As little as a 30-second chat with a doctor can lead obese people to take action on their weight, a study by the University of Oxford has revealed. A year after the short intervention, the average weight loss of the study's participants was slightly more than 1kg – with others who were offered a weight management programme losing an average of 2.4kg.
The study, published in the Lancet, said that although guidelines told GPs to try to motivate their patients to lose weight, "physicians rarely intervene and no trials have been done on the subject".
Some 1,882 patients under 137 different GPs in England took part, with 940 being offered referral to a free weight management group which met once a week for 12 one-hour sessions and 942 patients were given short advice that losing weight would benefit their health. Patients' weights were then recorded 12 months after the intervention.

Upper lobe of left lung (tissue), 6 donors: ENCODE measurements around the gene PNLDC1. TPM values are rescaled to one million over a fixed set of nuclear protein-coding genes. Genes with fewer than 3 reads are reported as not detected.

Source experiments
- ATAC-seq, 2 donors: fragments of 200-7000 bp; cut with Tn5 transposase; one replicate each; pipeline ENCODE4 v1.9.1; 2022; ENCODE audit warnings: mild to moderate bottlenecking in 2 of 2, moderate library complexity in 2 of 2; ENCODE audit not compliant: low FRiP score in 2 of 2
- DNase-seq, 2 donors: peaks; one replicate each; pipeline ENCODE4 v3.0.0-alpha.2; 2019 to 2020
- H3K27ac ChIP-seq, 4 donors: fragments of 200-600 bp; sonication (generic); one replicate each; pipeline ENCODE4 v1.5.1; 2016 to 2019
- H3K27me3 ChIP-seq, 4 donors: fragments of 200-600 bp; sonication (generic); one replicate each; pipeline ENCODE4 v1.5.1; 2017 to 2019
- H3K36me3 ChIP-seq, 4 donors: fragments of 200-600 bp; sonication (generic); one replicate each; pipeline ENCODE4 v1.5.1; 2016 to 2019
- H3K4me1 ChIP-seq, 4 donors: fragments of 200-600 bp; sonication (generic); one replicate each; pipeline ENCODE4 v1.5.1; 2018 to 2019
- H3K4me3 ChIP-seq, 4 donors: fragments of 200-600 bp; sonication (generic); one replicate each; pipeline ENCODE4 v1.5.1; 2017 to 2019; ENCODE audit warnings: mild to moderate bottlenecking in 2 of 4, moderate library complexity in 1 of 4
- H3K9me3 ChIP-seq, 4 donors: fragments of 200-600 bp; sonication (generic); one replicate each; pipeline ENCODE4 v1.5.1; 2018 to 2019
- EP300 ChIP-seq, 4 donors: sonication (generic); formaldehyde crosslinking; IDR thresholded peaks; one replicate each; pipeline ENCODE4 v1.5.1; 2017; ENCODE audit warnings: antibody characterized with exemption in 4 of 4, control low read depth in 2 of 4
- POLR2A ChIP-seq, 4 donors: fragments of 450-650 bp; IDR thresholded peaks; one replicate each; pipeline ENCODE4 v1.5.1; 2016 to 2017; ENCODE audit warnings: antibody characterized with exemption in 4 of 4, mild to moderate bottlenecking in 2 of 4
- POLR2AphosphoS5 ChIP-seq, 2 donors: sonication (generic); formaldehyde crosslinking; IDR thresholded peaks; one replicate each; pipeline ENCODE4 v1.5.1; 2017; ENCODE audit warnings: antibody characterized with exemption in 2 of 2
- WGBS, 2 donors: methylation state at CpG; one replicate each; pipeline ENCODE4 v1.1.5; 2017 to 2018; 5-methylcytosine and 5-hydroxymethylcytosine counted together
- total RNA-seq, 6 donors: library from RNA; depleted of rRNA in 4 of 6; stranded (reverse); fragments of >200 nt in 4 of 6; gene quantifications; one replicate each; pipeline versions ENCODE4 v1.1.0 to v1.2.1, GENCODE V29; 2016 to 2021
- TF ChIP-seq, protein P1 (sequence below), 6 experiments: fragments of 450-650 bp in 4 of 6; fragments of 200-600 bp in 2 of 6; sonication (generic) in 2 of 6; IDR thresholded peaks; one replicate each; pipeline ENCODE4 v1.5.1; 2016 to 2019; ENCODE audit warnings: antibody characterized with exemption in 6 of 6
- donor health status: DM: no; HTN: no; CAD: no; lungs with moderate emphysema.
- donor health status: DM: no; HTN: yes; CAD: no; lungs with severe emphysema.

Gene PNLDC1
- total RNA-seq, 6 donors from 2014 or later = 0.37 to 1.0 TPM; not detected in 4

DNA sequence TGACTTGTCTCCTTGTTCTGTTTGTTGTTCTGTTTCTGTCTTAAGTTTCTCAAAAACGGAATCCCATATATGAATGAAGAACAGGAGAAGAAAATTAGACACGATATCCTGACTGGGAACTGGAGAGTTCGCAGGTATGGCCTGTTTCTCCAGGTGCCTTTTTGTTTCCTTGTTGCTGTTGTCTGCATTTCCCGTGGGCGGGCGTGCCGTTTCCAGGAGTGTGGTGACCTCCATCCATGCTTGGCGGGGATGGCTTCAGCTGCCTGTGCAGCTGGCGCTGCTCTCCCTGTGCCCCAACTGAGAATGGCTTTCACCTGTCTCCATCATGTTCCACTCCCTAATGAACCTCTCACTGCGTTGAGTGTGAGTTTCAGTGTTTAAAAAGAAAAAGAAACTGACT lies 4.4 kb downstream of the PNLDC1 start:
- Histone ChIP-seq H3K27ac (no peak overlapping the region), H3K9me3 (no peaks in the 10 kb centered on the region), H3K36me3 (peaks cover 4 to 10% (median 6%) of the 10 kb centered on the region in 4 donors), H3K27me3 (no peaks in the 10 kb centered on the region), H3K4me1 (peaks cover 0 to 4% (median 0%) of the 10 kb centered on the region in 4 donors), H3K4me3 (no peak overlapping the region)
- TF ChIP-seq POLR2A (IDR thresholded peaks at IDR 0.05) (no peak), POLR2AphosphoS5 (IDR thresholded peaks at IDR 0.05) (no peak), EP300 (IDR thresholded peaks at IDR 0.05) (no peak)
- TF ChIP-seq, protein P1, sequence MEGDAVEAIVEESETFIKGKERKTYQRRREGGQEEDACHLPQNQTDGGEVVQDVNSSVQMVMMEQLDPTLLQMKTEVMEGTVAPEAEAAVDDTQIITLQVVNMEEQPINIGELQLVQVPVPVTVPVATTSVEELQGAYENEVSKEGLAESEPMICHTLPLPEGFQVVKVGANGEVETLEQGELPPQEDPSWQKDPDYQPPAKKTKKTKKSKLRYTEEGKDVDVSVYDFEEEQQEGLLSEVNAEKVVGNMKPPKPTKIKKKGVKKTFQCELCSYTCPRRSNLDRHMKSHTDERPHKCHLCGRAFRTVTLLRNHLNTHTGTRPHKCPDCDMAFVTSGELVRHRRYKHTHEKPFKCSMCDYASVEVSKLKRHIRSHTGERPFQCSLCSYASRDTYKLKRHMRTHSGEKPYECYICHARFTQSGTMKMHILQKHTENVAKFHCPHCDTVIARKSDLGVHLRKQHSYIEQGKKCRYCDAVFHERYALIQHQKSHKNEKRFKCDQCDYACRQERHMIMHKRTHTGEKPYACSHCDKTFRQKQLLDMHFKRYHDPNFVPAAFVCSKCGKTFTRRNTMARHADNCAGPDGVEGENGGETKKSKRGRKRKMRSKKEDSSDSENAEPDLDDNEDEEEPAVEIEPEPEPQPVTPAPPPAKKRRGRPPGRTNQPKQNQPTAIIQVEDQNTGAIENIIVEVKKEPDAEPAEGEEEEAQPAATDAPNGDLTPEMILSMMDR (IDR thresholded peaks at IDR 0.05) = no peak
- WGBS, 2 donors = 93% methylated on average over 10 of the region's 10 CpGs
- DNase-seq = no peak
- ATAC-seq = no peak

The patients had not gone in to see practitioners about weight-related issues and were asked about their feelings after the intervention. Fewer than 1% said that it was "inappropriate and unhelpful" while 81% said it was "appropriate and helpful".
Of those who were offered the free weight loss programme, 40% attended. After a year, a quarter of those who had been offered the programme had lost 5% of their original weight, a tenth had lost 10% – on average they lost 2.4kg within the following 12 months.
The average amongst those who had only be given the advice was a loss of 1kg.
One of the researchers, Professor Paul Aveyard, told the BBC that the impact was "pretty substantial" considering that the intervention only took 30 seconds: "If we were year-on-year to knock 2.4kg off the heaviest people in society then that would have a very big effect in health terms."
Another doctor added that the scheme is low cost and seemingly effective so should be considered wider-scale but that it will not work for everyone and should not be seen as "a blanket solution".